Julia Gillard’s tactic of targetting Tony Abbott’s refusal of an offer to join her trip to Afghanistan was certainly a bit tacky, but it pales into insignificance beside the cynical efforts of Abbott and his team to extract maximum partisan advantage from the Afghan engagement by hook or by crook (mostly crook).
Indeed it’s abundantly clear that the real reason Abbott declined Gillard’s joint visit offer had nothing to do with either jet lag, the UK Tory conference or existing unchangeable plans. It was solely to allow Abbott to profess a desire for responsible bipartisanship on Afghanistan while in practice doing exactly the opposite. The Coalition would not have been able to maintain its idiotic call for more troops and tanks for as long as it managed had Abbott joined Gillard in Afghanistan and been briefed by military leaders on just how silly these demands were.
However, even this silliness has now been exceeded by Abbott’s thoroughly unprincipled politicking on the manslaughter charges against three Australian commandos over the killing of 5 Afghan children in Oruzgan province last year. It seems that no stance is now too low for Abbott in his unrelenting efforts to attack the Gillard government at every conceivable opportunity and simultaneously appeal to the lowest common denominator of Alan Jones talkback audience ignorance:
The broadcaster Alan Jones has been railing against the charges and Mr Abbott, appearing on Jones’s program yesterday, empathised.
”The last thing people want to see is soldiers being stabbed in the back by their own government and … a lot of people think that’s what’s happening.”
As Jones savaged Brigadier McDade as ”this woman who’s never been on the frontline”, Mr Abbott said it appeared ”these soldiers have been doing the right thing by Australians” and ”are being thrown to the wolves by the government”.
He said the government had failed to provide the men with the best available legal counsel.
How are Australia’s soldiers being “stabbed in the back by their own government” by virtue of 3 soldiers being investigated and then charged for serious crimes under the “best practice” independent military justice system originally established by the Howard government with bipartisan support? The charges have nothing to do with the government, which would have been acting improperly had it interfered in the military justice system.
How is it relevant that Brigadier McDade has never been on the frontline? She’s a respected senior lawyer with long years of military service. How many Commonwealth and State DPPs, for example (the civilian equivalent of Brigadier McDade’s office) have served on the frontline of police law enforcement? I venture to suggest the answer would be zero. It’s simply irrelevant.
How do we know ”these soldiers have been doing the right thing by Australians”? Surely in part at least that is what will be tested in the forthcoming military justice proceedings. Moreover, the primary question there will not be whether they did the right thing by Australians but whether they committed 5 homicides of Afghan children.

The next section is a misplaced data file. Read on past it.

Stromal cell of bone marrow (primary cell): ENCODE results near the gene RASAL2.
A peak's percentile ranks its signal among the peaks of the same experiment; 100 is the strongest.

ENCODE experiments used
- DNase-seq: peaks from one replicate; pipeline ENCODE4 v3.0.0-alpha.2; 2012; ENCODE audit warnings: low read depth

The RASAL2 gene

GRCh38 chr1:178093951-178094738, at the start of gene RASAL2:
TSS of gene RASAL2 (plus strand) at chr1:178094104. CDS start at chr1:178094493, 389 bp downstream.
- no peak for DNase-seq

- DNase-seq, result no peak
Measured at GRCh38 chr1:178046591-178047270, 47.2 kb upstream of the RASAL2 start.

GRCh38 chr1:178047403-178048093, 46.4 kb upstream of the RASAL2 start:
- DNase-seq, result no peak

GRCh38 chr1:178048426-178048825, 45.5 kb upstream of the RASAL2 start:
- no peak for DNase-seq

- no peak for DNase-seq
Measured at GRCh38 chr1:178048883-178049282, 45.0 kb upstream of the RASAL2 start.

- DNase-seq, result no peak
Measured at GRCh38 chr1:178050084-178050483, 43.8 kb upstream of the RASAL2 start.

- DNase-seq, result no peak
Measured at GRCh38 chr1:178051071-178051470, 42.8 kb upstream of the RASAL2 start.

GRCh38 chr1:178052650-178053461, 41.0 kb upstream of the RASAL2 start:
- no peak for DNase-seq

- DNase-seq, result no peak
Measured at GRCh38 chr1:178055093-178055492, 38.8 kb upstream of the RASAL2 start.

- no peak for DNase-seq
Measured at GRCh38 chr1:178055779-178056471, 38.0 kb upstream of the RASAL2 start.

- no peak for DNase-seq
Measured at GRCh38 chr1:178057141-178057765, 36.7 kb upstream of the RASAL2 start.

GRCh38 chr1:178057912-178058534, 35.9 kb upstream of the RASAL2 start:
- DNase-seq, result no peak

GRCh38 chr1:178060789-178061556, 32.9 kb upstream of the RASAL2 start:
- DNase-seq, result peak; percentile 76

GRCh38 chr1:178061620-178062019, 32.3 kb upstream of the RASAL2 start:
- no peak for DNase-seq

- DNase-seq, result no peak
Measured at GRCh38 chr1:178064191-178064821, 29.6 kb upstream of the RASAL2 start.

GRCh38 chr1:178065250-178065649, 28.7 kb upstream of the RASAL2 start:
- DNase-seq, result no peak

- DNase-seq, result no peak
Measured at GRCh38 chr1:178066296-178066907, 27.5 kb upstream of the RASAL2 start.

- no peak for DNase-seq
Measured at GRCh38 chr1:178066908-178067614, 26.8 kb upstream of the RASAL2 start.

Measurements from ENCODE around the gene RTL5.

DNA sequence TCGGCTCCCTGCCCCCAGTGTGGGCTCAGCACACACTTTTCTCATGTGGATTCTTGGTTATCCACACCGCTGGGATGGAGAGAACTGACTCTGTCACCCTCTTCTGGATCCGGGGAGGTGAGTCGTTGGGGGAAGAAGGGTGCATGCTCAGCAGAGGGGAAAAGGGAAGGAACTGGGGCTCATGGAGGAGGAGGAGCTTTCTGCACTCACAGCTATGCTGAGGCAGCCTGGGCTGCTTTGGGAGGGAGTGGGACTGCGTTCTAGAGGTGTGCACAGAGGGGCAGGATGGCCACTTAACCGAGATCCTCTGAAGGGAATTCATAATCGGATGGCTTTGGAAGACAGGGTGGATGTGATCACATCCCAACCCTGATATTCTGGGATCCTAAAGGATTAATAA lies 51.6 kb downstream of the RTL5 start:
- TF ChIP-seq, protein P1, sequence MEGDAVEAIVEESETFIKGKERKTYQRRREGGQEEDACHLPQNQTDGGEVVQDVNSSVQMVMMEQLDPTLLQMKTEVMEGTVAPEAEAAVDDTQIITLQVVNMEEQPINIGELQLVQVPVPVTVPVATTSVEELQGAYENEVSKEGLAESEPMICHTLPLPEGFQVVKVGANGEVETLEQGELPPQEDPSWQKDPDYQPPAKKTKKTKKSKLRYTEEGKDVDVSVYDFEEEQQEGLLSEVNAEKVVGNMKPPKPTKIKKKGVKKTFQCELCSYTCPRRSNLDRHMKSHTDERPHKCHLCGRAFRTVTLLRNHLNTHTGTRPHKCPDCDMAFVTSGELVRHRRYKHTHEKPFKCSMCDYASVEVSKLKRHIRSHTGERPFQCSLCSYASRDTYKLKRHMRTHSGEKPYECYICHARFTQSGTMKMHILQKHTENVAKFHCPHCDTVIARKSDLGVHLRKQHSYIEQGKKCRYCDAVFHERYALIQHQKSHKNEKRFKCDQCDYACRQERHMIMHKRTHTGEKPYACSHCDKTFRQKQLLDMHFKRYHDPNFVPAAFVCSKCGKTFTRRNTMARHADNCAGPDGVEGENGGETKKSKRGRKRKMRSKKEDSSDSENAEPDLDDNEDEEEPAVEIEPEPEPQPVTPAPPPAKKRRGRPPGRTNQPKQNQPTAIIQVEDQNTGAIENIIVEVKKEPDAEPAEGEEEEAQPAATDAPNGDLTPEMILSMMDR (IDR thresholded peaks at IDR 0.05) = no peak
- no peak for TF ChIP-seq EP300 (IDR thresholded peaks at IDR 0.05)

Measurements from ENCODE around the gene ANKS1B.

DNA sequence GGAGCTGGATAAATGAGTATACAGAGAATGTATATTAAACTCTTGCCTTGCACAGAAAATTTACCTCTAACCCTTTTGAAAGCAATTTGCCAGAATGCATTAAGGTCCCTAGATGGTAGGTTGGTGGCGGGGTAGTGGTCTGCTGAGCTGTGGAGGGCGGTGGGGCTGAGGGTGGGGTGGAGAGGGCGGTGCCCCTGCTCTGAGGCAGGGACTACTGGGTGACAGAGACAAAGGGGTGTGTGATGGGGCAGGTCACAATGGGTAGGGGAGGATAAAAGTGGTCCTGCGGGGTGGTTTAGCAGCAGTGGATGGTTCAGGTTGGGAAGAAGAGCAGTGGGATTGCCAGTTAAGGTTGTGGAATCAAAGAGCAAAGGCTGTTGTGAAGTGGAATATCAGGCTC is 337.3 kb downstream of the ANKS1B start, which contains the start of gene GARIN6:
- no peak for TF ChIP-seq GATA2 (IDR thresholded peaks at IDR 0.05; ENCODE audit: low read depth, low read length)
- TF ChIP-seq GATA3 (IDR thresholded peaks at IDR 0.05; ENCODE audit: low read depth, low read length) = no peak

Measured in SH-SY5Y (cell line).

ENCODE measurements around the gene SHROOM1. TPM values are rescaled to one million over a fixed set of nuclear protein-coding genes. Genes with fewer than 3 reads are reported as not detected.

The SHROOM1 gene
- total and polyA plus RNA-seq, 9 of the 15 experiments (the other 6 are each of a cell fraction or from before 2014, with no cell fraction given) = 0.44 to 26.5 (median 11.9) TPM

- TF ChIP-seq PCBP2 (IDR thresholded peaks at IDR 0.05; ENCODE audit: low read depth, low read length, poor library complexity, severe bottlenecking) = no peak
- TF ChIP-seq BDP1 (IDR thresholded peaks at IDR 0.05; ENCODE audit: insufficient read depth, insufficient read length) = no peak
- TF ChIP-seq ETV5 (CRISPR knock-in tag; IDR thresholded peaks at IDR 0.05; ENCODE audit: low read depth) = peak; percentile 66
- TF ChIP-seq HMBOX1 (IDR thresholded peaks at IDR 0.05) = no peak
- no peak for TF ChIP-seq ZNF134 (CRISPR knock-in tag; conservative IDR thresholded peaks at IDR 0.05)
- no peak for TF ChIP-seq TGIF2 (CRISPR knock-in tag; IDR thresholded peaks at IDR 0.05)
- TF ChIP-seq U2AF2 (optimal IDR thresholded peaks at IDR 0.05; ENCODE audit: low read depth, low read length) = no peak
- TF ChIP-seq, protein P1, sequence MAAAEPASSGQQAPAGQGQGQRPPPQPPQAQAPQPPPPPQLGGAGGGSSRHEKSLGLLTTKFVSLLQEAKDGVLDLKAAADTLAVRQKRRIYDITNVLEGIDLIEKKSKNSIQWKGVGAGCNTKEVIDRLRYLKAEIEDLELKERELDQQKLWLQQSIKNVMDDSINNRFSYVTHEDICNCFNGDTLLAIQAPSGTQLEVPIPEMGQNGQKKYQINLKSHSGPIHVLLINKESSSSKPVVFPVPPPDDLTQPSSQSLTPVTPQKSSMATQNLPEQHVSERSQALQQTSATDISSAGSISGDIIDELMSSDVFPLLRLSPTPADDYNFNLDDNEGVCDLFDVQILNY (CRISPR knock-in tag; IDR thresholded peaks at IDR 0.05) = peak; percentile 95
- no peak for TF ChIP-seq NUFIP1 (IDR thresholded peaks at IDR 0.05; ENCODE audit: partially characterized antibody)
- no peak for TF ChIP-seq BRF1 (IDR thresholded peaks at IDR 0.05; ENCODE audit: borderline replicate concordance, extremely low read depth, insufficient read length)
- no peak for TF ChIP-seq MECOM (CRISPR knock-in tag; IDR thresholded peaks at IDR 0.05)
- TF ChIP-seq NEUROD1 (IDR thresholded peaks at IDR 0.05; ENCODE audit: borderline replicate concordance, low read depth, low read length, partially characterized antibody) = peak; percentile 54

Abbott’s pandering to these sorts of ignorant prejudices is utterly disgraceful. I wonder why the mainstream media has not so far condemned him for it? Moreover it’s worse than disgraceful, it might in fact in a perverse way actually exacerbate the peril our troops face in Afghanistan. As the SMH’s Peter Hartcher observes:
Firing blindly will never defeat an enemy hiding in the midst of a civilian population. It will only infuriate the civilians. And if you lose the support of the population, you lose the war. The enemy will always have a place to hide.
That’s why the current strategy is much more intelligent. It’s not counter-terrorism but counter-insurgent. And the best way to counter an insurgent is to have the local people do it for you.
This is the new mission, but the Australian commander in Afghanistan is frustrated that it’s not properly understood. Major-General John Cantwell said: “Our mission is not to defeat the insurgency in Oruzgan. That’s not our mission. It’s not our mission to hunt down and kill or capture every Taliban or insurgent in this province.
“Our mission is very clear – train the Afghans to manage security around the key population areas of Oruzgan. That’s a limited scope . . . Our mission is to train those guys. And we need, I think, to make that clearer to the public and in some case to our own soldiers.”
Perhaps the first person to whom this message needs to be made clear is the federal Opposition Leader. If the Afghan people are given the message that Australian troops are effectively above the law and can behave with complete impunity towards Afghan civilians, they’re hardly likely to embrace the counter-insurgency strategy which is the Allies’ sole chance of resolving the Afghan engagement satisfactorily. As last Monday’s Four Corners program depicted graphically in relation to the Americans’ initial ham-fisted tactics in Iraq, it’s all too easy to alienate a population you’re trying to help and end up being seen as enemy occupiers rather than saviours.
If there are plausible allegations of criminal behaviour against the three charged commandos, as is clearly the case, justice in all its dimensions requires that they be charged and given a fair trial just like anyone else alleged to have committed a homicide. If they have a good defence, as may well be the case, then they can expect to be found not guilty. Like soldiers, police often have to act in highly confused dangerous situations too, but it’s highly unlikely that any politician would take the stance that daring to charge police officers who killed people on duty would amount by definition and without reference to the facts to “being stabbed in the back by their own government”.